As we went up and down elevators, in and out of rooms, down to the basement, and up to the roof, workers were still unpacking boxes, drilling, laying carpet, sorting mattresses, testing the alarm system and lights, and serving food at a soft opening in one of the restaurants. Wallace expected Wednesday night would be an all-nighter as they prepared for the first guests on Thursday morning.

Here are some facts about the new Marriott Marquis Hotel:

  • It was developed by the DC-based Quadrangle Development Corporation and Capstone Development
  • The glass and masonry hotel is designed by Cooper Carry Architects of New York and TVS Architects of Atlanta, with interior design by HOK Design, which has offices in Washington
  • It has 16 floors (no 13th floor is listed) and goes eight stories underground, including a parking garage
  • There are 1,175 rooms, including 49 suites and two presidential suites
  • It has 83 meeting rooms
  • The Marquis Ballroom is 30,000 square feet
  • Inside the old Plumbing and Pipe Fitting building is the Dignitary, which the hotel calls its “upscale lounge.” It has leather chairs, exposed-brick walls, a fireplace, and big windows looking out on Massachusetts Avenue. Above the restaurant is a duplex fitness center for hotel guests only.
  • The Marquis shares a loading dock with the convention center and has special underground access to the convention facility
  • The large lobby has free wi-fi
  • Throughout the decor there are themes of cherry blossoms, dogwoods, and other elements of Washington’s flora and fauna. The carpets in the hallways are a deep blue; some of the furniture is rose, plum, and orange.
  • Many of the meeting rooms front the cavernous lobby with a ceiling that is all skylights.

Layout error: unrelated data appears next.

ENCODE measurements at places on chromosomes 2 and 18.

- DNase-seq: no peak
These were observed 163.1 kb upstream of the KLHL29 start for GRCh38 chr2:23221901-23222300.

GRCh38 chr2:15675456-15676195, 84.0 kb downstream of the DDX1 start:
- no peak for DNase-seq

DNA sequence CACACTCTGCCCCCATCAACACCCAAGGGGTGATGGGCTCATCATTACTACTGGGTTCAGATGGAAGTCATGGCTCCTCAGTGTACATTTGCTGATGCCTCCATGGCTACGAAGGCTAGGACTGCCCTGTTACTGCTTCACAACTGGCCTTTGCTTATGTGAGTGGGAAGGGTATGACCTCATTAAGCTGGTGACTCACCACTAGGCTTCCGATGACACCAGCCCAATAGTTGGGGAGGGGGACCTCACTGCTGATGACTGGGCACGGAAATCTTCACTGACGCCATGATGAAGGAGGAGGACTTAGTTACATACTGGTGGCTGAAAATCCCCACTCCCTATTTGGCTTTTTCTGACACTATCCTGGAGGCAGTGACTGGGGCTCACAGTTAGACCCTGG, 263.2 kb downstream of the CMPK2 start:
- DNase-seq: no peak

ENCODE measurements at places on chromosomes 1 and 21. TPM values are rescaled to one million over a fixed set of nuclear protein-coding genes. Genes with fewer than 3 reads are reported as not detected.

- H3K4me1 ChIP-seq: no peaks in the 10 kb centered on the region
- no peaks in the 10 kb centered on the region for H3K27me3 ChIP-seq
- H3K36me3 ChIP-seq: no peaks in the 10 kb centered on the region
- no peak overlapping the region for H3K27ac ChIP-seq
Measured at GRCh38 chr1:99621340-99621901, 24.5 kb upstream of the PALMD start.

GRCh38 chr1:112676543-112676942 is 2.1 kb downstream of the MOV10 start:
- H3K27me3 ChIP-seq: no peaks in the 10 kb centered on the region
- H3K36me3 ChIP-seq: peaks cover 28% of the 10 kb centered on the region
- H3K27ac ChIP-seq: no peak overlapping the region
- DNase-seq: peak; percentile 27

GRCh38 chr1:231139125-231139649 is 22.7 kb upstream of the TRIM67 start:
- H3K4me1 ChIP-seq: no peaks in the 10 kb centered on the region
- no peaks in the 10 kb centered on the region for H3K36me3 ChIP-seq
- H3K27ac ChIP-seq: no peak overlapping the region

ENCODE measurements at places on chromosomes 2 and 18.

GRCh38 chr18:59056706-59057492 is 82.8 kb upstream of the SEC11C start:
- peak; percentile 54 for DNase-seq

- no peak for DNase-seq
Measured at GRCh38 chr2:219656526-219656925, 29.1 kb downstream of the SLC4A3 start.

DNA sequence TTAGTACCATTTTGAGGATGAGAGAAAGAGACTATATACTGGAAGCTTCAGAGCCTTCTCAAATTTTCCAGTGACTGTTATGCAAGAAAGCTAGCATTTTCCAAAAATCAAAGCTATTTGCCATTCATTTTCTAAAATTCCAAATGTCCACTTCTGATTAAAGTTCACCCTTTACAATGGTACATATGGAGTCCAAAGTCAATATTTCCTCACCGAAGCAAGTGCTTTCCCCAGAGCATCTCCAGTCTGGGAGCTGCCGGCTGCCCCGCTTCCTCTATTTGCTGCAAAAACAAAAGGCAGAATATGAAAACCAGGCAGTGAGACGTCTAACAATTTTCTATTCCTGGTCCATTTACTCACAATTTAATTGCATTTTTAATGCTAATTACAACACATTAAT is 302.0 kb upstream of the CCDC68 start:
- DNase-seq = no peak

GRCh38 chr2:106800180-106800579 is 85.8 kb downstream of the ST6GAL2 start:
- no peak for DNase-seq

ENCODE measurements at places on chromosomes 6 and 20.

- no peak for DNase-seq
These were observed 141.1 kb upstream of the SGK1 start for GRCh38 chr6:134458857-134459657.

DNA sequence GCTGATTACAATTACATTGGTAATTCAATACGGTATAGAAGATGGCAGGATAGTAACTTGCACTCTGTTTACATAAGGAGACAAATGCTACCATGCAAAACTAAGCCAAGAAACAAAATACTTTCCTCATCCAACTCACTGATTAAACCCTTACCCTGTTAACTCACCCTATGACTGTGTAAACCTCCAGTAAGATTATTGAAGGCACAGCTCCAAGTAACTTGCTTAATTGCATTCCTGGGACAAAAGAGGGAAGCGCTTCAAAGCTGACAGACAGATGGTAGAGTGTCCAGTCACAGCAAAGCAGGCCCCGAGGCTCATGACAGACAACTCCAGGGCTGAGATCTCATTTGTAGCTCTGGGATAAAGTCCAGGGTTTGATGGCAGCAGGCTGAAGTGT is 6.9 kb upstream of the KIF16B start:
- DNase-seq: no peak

• The room TVs have cable and Pay-Per-View; there are additional TVs in the lobby bar, various sitting areas, and the sports bar, High Velocity, which features a floor-to-ceiling monitor wall as well as other televisions.
  • The rooftop club for hotel guests, the M Club, has an outdoor terrace with spectacular views of the city, including the Washington Monument in the distance—great for watching Fourth of July fireworks. Food and other services will be available for guests with club access.
  • Anthem, home to the revived Mighty Mo burger, continues its homage to the old days with a soda fountain and other Hot Shoppes items such as the orange freeze milkshake. The 215-seat room is open for breakfast and lunch and serves a breakfast buffet.
  • Room rates vary. According to a representative, weekend rates range from $199 to $399 (prices are higher for the presidential suites).
  • Valet parking is available at a rate of $55 daily


The Marriott Marquis. 901 Massachusetts Ave., NW; 202-824-9200.

Categories:

Miscellaneous

Get all of our real estate and home design coverage delivered directly to your inbox. Sign up for our weekly Open House newsletter.

Subscribe to Washingtonian

Discuss this story

Feel free to leave a comment or ask a question. The Washingtonian reserves the right to remove or edit content once posted.
blog comments powered by Disqus

Posted at 07:00 AM/ET, 05/01/2014 RSS | Print | Permalink | Comments () | Washingtonian.com Blogs